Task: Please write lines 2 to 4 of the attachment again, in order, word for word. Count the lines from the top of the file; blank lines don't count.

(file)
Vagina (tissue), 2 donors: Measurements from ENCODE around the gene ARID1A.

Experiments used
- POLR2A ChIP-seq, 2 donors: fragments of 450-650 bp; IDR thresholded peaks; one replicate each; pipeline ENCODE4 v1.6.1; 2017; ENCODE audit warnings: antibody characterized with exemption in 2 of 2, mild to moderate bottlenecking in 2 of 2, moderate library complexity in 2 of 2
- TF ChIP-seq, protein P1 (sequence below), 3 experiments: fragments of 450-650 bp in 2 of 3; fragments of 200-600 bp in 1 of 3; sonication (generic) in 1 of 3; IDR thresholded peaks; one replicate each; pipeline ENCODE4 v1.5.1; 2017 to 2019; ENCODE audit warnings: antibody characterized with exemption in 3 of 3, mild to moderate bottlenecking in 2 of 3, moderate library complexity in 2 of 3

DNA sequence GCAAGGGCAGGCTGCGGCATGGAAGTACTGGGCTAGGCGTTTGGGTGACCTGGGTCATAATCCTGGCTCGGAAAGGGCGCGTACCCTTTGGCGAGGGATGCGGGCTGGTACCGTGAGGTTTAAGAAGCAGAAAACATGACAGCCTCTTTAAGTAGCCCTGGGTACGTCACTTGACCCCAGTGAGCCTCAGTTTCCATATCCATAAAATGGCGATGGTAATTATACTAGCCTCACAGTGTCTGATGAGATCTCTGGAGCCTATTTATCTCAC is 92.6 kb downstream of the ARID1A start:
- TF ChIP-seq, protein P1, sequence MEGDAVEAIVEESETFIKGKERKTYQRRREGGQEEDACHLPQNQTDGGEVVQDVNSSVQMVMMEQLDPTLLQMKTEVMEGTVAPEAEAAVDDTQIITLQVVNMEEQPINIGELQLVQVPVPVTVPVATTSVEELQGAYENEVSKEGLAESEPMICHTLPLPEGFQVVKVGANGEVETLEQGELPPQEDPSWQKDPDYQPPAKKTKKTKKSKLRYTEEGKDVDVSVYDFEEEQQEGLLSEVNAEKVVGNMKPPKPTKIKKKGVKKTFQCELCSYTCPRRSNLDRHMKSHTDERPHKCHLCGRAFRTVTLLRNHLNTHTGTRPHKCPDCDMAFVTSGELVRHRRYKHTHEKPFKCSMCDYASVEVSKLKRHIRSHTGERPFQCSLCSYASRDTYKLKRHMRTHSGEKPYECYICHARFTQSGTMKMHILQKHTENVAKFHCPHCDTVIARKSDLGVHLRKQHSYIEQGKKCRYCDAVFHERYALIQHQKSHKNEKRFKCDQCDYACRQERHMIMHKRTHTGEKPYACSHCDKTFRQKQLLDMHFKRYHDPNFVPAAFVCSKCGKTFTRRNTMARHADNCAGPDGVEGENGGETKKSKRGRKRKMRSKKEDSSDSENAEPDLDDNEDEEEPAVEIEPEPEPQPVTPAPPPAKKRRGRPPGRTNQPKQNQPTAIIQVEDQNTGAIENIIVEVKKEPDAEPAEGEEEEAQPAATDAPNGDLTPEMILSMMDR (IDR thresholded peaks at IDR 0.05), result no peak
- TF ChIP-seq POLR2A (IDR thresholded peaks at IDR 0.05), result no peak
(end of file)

Experiments used
- POLR2A ChIP-seq, 2 donors: fragments of 450-650 bp; IDR thresholded peaks; one replicate each; pipeline ENCODE4 v1.6.1; 2017; ENCODE audit warnings: antibody characterized with exemption in 2 of 2, mild to moderate bottlenecking in 2 of 2, moderate library complexity in 2 of 2
- TF ChIP-seq, protein P1 (sequence below), 3 experiments: fragments of 450-650 bp in 2 of 3; fragments of 200-600 bp in 1 of 3; sonication (generic) in 1 of 3; IDR thresholded peaks; one replicate each; pipeline ENCODE4 v1.5.1; 2017 to 2019; ENCODE audit warnings: antibody characterized with exemption in 3 of 3, mild to moderate bottlenecking in 2 of 3, moderate library complexity in 2 of 3